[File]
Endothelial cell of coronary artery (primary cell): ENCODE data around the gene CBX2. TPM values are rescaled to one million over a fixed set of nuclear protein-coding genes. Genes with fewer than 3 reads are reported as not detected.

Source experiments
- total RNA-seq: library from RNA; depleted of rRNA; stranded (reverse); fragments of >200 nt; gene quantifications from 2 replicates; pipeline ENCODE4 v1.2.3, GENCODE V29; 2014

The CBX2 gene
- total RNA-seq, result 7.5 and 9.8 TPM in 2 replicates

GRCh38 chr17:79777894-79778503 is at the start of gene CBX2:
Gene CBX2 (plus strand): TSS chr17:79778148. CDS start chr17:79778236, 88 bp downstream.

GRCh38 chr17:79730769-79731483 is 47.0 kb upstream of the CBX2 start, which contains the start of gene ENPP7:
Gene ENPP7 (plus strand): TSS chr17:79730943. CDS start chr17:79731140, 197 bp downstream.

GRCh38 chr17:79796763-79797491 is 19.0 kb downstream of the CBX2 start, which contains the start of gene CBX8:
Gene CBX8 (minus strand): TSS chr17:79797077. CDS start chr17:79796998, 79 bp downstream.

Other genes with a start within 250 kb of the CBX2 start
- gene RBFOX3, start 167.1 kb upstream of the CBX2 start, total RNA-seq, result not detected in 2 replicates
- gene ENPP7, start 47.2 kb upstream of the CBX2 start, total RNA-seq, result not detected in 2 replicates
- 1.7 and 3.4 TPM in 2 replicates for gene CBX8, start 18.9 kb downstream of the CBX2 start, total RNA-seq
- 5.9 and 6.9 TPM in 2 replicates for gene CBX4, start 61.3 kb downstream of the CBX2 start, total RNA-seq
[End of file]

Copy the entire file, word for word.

Endothelial cell of coronary artery (primary cell): ENCODE data around the gene CBX2. TPM values are rescaled to one million over a fixed set of nuclear protein-coding genes. Genes with fewer than 3 reads are reported as not detected.

Source experiments
- total RNA-seq: library from RNA; depleted of rRNA; stranded (reverse); fragments of >200 nt; gene quantifications from 2 replicates; pipeline ENCODE4 v1.2.3, GENCODE V29; 2014

The CBX2 gene
- total RNA-seq, result 7.5 and 9.8 TPM in 2 replicates

GRCh38 chr17:79777894-79778503 is at the start of gene CBX2:
Gene CBX2 (plus strand): TSS chr17:79778148. CDS start chr17:79778236, 88 bp downstream.

GRCh38 chr17:79730769-79731483 is 47.0 kb upstream of the CBX2 start, which contains the start of gene ENPP7:
Gene ENPP7 (plus strand): TSS chr17:79730943. CDS start chr17:79731140, 197 bp downstream.

GRCh38 chr17:79796763-79797491 is 19.0 kb downstream of the CBX2 start, which contains the start of gene CBX8:
Gene CBX8 (minus strand): TSS chr17:79797077. CDS start chr17:79796998, 79 bp downstream.

Other genes with a start within 250 kb of the CBX2 start
- gene RBFOX3, start 167.1 kb upstream of the CBX2 start, total RNA-seq, result not detected in 2 replicates
- gene ENPP7, start 47.2 kb upstream of the CBX2 start, total RNA-seq, result not detected in 2 replicates
- 1.7 and 3.4 TPM in 2 replicates for gene CBX8, start 18.9 kb downstream of the CBX2 start, total RNA-seq
- 5.9 and 6.9 TPM in 2 replicates for gene CBX4, start 61.3 kb downstream of the CBX2 start, total RNA-seq